ALBANY -- New York's violent crimes increased 2.3 percent statewide to more than 79,000 last year despite a steep drop in New York City murders.
State data on serious property and violent crimes still show an overall 13 percent decadelong decline to about 450,000 last year. That reflects fewer crimes in all categories, led by a 62 percent drop in stolen vehicles, according to the state Division of Criminal Justice Services.
"There's all kinds of things you could point to and say maybe they make a difference, but I think it's hard with any certainty to say," Michael Green, ex-prosecutor and DCJS executive deputy commissioner, said of the plummeting homicide rate. They arguably include police anti-gang strategies, the city database for tracking guns, and programs providing alternatives to jail, he said.
While the city's murders declined almost 19 percent to 419 in 2012, the fewest recorded in decades, aggravated assaults, robberies and forcible rapes all rose slightly to nearly 53,000 violent crimes, up 3.5 percent from 2011, and about two-thirds of the statewide total.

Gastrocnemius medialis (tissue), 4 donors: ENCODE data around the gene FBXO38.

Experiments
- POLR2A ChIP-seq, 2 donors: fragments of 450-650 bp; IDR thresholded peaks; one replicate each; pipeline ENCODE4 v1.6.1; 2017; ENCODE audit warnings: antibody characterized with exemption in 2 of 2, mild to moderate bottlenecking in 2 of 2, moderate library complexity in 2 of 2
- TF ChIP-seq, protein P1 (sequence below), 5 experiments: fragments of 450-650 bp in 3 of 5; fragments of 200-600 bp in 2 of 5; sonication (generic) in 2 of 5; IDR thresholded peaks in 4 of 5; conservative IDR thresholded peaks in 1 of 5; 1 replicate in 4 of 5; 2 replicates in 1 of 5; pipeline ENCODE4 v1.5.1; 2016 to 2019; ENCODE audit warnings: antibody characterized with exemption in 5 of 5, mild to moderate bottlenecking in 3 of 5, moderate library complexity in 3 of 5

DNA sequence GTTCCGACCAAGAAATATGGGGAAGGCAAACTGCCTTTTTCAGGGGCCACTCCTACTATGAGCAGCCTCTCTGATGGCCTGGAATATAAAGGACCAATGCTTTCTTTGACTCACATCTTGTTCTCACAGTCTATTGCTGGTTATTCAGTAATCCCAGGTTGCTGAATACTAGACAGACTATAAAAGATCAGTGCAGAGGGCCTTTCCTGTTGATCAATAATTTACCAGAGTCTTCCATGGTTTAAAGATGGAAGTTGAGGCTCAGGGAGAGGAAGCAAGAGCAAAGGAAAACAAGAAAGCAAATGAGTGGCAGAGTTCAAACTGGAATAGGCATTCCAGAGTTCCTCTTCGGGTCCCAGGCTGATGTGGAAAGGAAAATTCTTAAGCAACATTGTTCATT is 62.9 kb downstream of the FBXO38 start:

For the rest of the state, violent crimes were nearly flat at about 26,000 last year, with declines in forcible rapes and robberies, an uptick in aggravated assaults, and 265 murders, a 4 percent increase.
New York City police reports this year show a continuing drop in murders to 166 through the first week of July, down 27 percent from last year, with a 9 percent decline in robberies, a 2 percent increase in rapes and a 1 percent uptick in felony assaults. The report noted 526 shooting incidents with 614 victims, both numbers down more than 27 percent from a year earlier.
Mayor Michael Bloomberg, speaking this month at police graduation ceremonies, said the city last year set a record low for both murders and shootings and was on pace to break both records this year.